“Why Should I Ask God?”

Dear Will:

My wife Dana and I have been grappling with a difficult decision in recent weeks, one which for years to come will have a rather powerful impact on Luke (our eldest)—and on our whole family for that matter. Because Dana and I are both smart enough to know how little we really know, it seemed like a good idea to us to make the decision a subject of fasting and prayer to see if maybe we could get God’s help in sorting it all out. He knows what’s best for us, we figure, and so why not try to get Him to tell us?

Thus resolved, we invited Luke to join us in our quest for spiritual insight, assuming that he would do so without much prodding. But this was another of those times in which a teenager zigged just when Mom and Dad figured he would zag. “I already know what I think I should do, so why should I ask God?” he explained. “Even if he gives me a different answer, I’m going to do what I want anyway.”

His honesty was refreshing even if his attitude was not. Try as we might, we were unable to persuade him that it would be helpful to know ahead of time if he were about to embark on the wrong course of action. As all of this was taking place, I was reminded of a time when I was—get this—about his age, a time when I did not want to ask God for guidance for fear that, once informed, I would be held accountable for whatever He told me. I was familiar enough with the implications of religious living, and I was not yet prepared to commit. So while I wish Luke had a little less hubris, I have a hunch I know where he got it. (Don’t you just hate that?)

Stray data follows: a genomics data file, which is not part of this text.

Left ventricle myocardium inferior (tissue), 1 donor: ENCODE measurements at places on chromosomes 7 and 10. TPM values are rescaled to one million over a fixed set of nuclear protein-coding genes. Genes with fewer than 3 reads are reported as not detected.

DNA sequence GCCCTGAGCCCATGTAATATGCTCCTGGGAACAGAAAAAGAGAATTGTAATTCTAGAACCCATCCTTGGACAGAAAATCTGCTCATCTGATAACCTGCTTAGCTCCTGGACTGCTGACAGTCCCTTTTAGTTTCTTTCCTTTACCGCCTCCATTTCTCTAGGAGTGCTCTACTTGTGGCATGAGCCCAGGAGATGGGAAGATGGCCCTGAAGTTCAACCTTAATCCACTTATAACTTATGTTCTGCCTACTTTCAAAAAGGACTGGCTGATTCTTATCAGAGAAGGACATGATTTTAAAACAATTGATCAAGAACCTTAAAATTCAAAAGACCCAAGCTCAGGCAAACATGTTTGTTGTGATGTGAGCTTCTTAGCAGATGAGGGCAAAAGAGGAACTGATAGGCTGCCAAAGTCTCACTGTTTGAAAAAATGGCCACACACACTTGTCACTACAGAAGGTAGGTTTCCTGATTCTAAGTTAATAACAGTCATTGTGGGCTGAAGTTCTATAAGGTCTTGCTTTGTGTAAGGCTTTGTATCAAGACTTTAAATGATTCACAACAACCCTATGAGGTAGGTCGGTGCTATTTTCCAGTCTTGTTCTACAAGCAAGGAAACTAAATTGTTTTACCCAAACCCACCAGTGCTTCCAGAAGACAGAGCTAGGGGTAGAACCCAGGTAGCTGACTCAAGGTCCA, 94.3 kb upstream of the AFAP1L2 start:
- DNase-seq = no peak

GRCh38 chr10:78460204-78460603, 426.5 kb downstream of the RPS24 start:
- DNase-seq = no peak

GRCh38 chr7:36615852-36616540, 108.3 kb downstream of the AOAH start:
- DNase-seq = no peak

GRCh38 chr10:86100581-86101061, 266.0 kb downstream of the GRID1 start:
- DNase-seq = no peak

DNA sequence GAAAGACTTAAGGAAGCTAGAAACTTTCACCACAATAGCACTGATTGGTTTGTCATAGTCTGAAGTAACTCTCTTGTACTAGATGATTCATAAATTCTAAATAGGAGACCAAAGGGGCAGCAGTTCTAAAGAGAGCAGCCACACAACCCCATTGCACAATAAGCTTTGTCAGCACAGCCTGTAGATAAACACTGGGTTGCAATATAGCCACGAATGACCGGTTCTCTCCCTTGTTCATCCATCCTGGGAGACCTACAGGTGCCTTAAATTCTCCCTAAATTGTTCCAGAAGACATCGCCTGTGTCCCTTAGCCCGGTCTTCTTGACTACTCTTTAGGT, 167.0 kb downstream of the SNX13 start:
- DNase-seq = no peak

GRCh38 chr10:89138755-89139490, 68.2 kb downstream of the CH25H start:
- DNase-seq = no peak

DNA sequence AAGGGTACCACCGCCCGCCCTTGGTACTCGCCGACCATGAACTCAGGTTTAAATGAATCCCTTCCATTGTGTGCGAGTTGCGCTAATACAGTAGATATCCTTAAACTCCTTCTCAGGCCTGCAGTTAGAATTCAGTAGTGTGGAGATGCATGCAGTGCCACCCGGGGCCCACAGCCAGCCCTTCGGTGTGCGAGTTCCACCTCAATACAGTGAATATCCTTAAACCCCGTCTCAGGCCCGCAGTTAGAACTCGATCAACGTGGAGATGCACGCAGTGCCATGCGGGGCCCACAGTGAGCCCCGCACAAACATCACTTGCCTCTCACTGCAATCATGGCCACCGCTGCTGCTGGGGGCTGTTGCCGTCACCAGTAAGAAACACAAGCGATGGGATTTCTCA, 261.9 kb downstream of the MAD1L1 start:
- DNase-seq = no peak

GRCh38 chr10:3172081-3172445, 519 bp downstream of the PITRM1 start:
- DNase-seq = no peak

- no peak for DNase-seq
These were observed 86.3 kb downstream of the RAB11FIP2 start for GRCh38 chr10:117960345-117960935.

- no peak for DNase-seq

I don’t believe that Luke is particularly unique in this regard. The world is full of people who live strictly by their own counsel—we all do from time to time, I suppose. Likewise, our history books are rife with those who have risen and fallen based almost solely on their own cunning. But what I hope for Luke—and anyone else similarly inclined—is that the day will come when he feels the need for help from One wiser and more powerful than he, and that when that moment arrives he will know where to turn and do so with appropriate humility.

Fortunately, as our family struggles onward, help is on its way. This weekend the Church will be holding its semi-annual General Conference, and we’ll have the chance to hear from our prophet, Gordon B. Hinckley.  It’s the next best thing to hearing from God Himself, but I’m hoping that my son might pay attention since it will be coming to him through the TV screen. In my view, it’s a chance for him to get an answer to questions he has not yet been willing to ask.

Who knows if it will really work that way for him. I can tell you this, though. It often works that way for me, which is why General Conference weekend is always one of my favorites. If nothing else, maybe it will provide me some insight on how to be a better father. God knows I need that. Besides, I’m sure there are plenty of questions which I have not yet asked for which God, through his servants, has already prepared an answer. Now the only remaining question: When He tells me—as surely He will—what am I going to do about it?